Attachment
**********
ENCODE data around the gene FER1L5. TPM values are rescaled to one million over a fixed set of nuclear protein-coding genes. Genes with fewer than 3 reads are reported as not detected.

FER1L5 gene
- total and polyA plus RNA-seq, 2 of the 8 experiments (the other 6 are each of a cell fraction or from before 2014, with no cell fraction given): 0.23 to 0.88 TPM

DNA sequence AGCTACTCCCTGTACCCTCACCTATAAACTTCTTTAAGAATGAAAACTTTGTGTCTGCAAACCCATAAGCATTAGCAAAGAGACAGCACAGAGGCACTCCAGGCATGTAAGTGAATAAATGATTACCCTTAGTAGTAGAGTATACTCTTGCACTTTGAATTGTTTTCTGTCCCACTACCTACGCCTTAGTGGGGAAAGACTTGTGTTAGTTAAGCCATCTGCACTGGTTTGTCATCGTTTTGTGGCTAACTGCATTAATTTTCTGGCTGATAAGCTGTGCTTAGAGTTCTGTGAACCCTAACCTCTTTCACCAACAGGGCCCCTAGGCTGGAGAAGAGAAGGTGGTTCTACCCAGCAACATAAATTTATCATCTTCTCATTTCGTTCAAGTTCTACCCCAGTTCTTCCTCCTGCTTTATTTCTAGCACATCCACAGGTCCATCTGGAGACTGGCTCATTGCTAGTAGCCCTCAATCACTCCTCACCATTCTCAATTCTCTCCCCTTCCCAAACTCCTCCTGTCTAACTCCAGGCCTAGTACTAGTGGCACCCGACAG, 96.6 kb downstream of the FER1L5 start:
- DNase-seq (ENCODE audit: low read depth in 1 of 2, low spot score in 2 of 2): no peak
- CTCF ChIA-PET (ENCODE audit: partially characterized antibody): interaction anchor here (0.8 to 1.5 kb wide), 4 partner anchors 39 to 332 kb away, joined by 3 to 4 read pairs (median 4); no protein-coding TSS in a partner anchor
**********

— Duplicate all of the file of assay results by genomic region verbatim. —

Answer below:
ENCODE data around the gene FER1L5. TPM values are rescaled to one million over a fixed set of nuclear protein-coding genes. Genes with fewer than 3 reads are reported as not detected.

FER1L5 gene
- total and polyA plus RNA-seq, 2 of the 8 experiments (the other 6 are each of a cell fraction or from before 2014, with no cell fraction given): 0.23 to 0.88 TPM

DNA sequence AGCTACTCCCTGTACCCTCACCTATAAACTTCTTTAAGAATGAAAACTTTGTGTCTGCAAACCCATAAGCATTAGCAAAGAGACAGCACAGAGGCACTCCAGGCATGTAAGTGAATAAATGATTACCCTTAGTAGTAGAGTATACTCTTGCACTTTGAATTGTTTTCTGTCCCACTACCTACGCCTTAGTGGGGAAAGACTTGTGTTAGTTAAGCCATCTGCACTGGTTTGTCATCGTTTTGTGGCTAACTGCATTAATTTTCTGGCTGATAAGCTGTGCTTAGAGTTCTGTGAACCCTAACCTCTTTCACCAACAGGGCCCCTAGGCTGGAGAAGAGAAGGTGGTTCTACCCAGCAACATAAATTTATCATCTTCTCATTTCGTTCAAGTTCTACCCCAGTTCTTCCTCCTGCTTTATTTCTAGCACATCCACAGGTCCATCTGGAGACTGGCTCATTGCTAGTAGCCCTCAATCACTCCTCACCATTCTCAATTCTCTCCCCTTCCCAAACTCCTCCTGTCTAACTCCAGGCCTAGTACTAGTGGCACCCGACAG, 96.6 kb downstream of the FER1L5 start:
- DNase-seq (ENCODE audit: low read depth in 1 of 2, low spot score in 2 of 2): no peak
- CTCF ChIA-PET (ENCODE audit: partially characterized antibody): interaction anchor here (0.8 to 1.5 kb wide), 4 partner anchors 39 to 332 kb away, joined by 3 to 4 read pairs (median 4); no protein-coding TSS in a partner anchor